and put sensible advertising on the blogs and share the revenue with the blog authors. Give them the incentive to make the blogs as useful a resource as the forums they moderate or contribute to.

I think this would satisfy a lot of the disquiet people feel about the "overbearing rules" on the forum. Have a freer regime on the blog comments, not anarchy no, but far less stringent rules when it comes to link dropping and naming outside resources.

perhaps this would keep both sides of this argument happy.
1:59 pm on May 27, 2010 (gmt 0)

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WebmasterWorld is the best source of discussion on search, search engines and SEO (bar none). It generally has the latest information, and a wide range of views (from vapid to rabid via helpful and intelligent), which helps me to interpret the value / relevance of news. I don't knock the vapid or rabid - within reason, I find the Google haters often accidently offer a useful perspective, as do the M$ fans, so the 'broad church' is fine by me.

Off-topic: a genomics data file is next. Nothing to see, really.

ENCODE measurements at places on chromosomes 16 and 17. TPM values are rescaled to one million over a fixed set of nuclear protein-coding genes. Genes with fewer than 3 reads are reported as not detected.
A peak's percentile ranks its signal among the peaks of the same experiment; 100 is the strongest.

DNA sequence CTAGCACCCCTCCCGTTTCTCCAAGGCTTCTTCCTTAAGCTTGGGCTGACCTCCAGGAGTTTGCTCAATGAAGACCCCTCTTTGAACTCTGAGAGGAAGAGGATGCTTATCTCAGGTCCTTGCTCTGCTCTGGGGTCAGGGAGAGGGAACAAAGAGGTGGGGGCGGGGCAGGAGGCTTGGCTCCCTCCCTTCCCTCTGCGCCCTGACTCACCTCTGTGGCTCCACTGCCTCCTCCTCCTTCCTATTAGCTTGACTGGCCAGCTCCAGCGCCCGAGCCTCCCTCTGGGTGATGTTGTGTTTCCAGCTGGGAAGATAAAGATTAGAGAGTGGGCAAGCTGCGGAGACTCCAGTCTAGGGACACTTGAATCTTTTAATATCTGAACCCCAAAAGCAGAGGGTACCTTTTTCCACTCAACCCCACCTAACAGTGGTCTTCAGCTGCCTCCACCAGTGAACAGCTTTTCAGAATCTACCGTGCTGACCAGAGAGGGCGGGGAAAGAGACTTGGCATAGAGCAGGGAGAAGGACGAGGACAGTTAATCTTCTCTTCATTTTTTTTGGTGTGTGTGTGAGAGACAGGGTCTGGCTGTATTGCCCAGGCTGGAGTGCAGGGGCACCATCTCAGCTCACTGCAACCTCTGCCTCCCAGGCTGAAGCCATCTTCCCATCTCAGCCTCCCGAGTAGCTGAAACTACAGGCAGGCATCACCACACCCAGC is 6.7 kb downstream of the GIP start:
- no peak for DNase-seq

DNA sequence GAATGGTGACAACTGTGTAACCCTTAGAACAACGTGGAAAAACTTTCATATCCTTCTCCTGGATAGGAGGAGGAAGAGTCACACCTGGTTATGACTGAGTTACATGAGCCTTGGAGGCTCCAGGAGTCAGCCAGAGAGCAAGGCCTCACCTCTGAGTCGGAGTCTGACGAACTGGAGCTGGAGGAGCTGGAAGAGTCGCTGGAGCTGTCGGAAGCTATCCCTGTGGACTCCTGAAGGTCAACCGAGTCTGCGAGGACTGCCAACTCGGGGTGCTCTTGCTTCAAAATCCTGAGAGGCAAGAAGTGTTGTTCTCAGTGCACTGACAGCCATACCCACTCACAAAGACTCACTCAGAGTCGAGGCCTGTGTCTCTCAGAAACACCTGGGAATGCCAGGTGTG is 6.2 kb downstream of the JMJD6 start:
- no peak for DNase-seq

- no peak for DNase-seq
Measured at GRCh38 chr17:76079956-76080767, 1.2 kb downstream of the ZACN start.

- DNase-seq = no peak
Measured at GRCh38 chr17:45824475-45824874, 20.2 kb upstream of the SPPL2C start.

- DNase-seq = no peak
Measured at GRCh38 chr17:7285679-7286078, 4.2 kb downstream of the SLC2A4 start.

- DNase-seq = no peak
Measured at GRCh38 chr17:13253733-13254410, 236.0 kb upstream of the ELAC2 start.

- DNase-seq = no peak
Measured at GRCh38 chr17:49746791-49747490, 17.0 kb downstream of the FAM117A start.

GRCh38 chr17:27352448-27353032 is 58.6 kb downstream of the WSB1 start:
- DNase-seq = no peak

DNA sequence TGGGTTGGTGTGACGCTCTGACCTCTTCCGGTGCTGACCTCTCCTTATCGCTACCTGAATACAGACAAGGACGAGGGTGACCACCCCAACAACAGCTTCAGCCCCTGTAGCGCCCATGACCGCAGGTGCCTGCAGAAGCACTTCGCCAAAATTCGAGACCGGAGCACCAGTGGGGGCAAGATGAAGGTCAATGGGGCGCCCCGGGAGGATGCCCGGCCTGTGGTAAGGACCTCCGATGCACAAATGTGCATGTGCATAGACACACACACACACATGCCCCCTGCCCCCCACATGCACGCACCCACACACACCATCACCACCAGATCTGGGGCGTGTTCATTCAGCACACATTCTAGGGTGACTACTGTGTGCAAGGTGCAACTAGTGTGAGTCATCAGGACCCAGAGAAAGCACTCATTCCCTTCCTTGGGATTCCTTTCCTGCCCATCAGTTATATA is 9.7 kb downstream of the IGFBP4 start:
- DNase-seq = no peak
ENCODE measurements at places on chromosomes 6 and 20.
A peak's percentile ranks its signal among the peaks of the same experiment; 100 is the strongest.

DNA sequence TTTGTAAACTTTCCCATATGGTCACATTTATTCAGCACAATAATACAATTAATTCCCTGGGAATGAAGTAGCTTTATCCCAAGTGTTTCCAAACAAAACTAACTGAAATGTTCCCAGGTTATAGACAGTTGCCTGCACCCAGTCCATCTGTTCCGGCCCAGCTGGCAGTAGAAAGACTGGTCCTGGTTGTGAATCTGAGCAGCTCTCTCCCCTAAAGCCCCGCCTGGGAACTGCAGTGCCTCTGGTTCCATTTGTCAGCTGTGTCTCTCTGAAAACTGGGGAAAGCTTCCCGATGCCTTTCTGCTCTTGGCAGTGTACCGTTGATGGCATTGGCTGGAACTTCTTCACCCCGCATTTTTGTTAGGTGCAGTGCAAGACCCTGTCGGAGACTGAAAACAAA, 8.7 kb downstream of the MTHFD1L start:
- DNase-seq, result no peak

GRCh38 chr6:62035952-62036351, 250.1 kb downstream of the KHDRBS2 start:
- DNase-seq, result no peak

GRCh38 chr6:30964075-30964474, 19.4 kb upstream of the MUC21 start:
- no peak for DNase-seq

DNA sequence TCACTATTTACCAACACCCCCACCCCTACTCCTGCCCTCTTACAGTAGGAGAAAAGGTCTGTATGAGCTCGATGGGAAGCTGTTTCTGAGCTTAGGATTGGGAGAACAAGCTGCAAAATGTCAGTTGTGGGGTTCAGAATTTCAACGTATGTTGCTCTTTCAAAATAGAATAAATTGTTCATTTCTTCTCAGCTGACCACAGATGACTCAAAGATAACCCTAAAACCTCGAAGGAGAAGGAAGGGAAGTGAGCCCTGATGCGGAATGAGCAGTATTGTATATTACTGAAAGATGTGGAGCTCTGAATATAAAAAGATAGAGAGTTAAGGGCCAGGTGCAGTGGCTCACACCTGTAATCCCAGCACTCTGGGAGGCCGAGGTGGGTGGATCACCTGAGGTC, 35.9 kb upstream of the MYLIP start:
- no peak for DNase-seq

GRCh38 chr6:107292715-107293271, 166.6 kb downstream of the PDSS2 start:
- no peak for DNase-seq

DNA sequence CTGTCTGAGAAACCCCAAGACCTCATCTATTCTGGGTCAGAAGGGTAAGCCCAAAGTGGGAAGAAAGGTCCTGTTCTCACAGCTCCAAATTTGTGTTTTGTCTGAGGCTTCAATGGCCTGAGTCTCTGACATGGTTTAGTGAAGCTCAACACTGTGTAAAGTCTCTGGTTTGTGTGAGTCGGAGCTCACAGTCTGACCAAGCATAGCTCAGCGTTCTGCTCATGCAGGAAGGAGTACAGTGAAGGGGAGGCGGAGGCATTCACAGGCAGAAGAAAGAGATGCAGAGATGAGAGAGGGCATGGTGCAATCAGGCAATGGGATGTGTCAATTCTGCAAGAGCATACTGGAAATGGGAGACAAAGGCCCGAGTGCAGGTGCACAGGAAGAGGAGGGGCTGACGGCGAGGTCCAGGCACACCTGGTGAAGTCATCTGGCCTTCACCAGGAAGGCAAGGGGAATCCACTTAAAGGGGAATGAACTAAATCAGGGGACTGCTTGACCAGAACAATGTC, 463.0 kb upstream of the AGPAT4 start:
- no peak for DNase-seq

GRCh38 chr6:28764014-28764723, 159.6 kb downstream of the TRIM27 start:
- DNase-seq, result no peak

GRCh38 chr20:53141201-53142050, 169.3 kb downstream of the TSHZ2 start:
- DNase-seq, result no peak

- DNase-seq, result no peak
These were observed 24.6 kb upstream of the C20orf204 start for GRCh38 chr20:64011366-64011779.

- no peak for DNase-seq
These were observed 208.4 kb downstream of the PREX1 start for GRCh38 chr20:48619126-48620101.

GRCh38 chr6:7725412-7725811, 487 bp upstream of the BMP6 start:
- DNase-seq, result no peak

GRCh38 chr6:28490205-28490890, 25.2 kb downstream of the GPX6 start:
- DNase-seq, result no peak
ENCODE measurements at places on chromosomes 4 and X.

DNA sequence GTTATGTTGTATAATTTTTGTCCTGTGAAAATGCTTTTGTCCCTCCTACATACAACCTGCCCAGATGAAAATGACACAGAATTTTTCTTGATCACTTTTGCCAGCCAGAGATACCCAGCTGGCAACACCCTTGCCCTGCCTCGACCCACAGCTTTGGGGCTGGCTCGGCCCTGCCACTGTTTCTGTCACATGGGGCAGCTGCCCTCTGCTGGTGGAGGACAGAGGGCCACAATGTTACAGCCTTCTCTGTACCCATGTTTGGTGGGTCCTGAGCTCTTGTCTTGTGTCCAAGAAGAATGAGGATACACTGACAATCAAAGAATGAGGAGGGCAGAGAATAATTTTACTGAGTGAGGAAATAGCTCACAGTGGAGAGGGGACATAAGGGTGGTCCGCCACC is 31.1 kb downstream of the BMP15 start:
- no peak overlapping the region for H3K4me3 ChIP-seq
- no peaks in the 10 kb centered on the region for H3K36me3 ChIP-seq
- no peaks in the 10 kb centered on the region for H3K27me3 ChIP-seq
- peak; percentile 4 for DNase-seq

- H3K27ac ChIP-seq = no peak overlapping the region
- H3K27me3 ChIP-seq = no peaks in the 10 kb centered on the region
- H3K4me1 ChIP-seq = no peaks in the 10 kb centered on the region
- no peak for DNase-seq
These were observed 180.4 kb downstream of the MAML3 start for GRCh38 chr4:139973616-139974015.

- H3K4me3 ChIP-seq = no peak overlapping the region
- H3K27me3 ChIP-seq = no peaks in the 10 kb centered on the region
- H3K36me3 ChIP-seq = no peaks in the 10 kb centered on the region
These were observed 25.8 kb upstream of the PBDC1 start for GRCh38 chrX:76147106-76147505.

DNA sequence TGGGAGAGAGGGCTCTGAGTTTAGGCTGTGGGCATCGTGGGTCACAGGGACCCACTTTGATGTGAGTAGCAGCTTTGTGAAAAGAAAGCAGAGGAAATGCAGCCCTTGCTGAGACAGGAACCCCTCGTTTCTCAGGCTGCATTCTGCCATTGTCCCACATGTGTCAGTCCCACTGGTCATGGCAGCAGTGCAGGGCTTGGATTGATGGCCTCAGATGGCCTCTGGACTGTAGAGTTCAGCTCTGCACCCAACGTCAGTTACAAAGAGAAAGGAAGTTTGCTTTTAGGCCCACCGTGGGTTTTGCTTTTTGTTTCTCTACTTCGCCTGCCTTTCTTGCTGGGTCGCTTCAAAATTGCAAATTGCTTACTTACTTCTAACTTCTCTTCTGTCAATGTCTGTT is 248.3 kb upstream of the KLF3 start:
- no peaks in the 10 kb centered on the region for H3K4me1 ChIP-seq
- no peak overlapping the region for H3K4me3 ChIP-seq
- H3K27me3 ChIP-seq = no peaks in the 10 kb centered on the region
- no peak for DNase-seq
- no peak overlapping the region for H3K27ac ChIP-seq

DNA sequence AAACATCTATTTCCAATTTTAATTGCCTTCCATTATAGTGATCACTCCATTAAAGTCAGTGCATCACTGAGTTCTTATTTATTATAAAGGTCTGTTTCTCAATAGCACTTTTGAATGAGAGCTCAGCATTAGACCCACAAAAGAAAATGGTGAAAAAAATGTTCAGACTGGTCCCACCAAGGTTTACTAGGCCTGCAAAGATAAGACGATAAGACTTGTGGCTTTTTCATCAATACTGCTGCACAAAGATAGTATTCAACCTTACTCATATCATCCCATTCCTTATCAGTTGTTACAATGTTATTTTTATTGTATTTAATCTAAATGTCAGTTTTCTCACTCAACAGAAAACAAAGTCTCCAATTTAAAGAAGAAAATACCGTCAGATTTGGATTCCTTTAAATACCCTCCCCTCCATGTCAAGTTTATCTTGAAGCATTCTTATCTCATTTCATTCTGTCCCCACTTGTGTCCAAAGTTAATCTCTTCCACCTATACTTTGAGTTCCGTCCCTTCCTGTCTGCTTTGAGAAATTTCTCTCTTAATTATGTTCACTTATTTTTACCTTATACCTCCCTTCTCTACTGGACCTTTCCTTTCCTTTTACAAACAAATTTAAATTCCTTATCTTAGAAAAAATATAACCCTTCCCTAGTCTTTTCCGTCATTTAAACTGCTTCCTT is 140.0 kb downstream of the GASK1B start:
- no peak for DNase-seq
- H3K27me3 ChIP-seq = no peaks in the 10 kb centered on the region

What I also like is that it has informed discussion for those in the know, while being able (pretty much) to support the ignorant. And I know, because in many areas of T'Internet, I am totally ignorant, and I've been helped immeasurably (and in my turn, I tried to help others, as do so many members here).

The design is very dated, and some of the functionality is weird, but nothing to get upset about - I'm happy to leave that to the obsessives, provided they remember that Content is King. :)

As I no longer contribute or even visit much, feel free to ignore my views!
2:14 pm on May 27, 2010 (gmt 0)